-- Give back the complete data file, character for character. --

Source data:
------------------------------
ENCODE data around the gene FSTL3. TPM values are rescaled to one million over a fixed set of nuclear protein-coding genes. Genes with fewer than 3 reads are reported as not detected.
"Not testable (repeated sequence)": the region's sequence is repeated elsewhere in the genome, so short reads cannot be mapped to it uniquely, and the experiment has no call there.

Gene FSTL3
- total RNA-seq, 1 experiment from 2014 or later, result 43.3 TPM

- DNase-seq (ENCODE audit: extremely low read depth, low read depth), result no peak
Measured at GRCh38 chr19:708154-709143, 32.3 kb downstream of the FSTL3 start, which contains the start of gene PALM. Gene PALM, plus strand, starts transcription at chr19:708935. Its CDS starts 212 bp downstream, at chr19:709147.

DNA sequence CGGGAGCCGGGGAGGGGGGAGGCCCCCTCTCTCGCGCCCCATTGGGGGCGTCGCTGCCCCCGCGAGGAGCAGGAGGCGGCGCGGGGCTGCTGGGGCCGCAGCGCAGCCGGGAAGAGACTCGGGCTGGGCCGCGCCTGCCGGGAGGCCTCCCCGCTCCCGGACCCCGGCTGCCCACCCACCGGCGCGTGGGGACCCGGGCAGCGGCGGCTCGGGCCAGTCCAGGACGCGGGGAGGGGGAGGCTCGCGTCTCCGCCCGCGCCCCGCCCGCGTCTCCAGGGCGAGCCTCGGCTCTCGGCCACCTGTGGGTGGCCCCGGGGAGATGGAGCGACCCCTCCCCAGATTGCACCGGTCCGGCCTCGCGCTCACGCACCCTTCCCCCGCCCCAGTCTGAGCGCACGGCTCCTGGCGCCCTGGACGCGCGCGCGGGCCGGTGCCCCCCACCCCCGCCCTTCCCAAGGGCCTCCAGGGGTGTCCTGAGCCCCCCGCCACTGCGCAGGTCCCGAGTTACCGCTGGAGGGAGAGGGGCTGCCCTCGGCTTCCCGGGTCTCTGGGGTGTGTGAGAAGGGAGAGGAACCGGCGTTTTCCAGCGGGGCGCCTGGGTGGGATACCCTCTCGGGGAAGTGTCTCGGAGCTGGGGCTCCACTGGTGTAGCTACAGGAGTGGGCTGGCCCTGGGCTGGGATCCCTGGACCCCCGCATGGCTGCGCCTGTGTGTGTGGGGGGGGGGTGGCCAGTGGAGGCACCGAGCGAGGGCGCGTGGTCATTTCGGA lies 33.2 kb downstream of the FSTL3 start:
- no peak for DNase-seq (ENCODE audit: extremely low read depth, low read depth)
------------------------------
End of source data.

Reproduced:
ENCODE data around the gene FSTL3. TPM values are rescaled to one million over a fixed set of nuclear protein-coding genes. Genes with fewer than 3 reads are reported as not detected.
"Not testable (repeated sequence)": the region's sequence is repeated elsewhere in the genome, so short reads cannot be mapped to it uniquely, and the experiment has no call there.

Gene FSTL3
- total RNA-seq, 1 experiment from 2014 or later, result 43.3 TPM

- DNase-seq (ENCODE audit: extremely low read depth, low read depth), result no peak
Measured at GRCh38 chr19:708154-709143, 32.3 kb downstream of the FSTL3 start, which contains the start of gene PALM. Gene PALM, plus strand, starts transcription at chr19:708935. Its CDS starts 212 bp downstream, at chr19:709147.

DNA sequence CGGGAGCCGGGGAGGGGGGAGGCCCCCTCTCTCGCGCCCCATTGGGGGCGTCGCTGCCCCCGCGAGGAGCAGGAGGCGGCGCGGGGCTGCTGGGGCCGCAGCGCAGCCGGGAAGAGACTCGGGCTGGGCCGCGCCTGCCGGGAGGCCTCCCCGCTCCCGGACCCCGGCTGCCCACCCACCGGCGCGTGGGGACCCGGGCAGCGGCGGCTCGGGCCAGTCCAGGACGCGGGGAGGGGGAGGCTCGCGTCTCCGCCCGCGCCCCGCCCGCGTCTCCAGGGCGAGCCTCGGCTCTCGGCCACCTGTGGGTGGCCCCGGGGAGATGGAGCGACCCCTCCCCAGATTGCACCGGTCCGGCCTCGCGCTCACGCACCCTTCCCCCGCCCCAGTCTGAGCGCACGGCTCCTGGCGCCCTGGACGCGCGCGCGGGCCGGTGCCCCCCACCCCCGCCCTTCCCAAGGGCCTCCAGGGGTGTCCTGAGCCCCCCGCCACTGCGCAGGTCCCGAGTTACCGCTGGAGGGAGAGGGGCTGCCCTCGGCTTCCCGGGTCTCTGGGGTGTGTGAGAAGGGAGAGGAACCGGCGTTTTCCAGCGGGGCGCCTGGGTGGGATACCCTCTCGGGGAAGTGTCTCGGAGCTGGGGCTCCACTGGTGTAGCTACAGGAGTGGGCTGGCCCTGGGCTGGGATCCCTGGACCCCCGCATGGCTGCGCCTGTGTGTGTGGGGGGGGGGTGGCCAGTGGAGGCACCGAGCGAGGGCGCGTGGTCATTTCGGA lies 33.2 kb downstream of the FSTL3 start:
- no peak for DNase-seq (ENCODE audit: extremely low read depth, low read depth)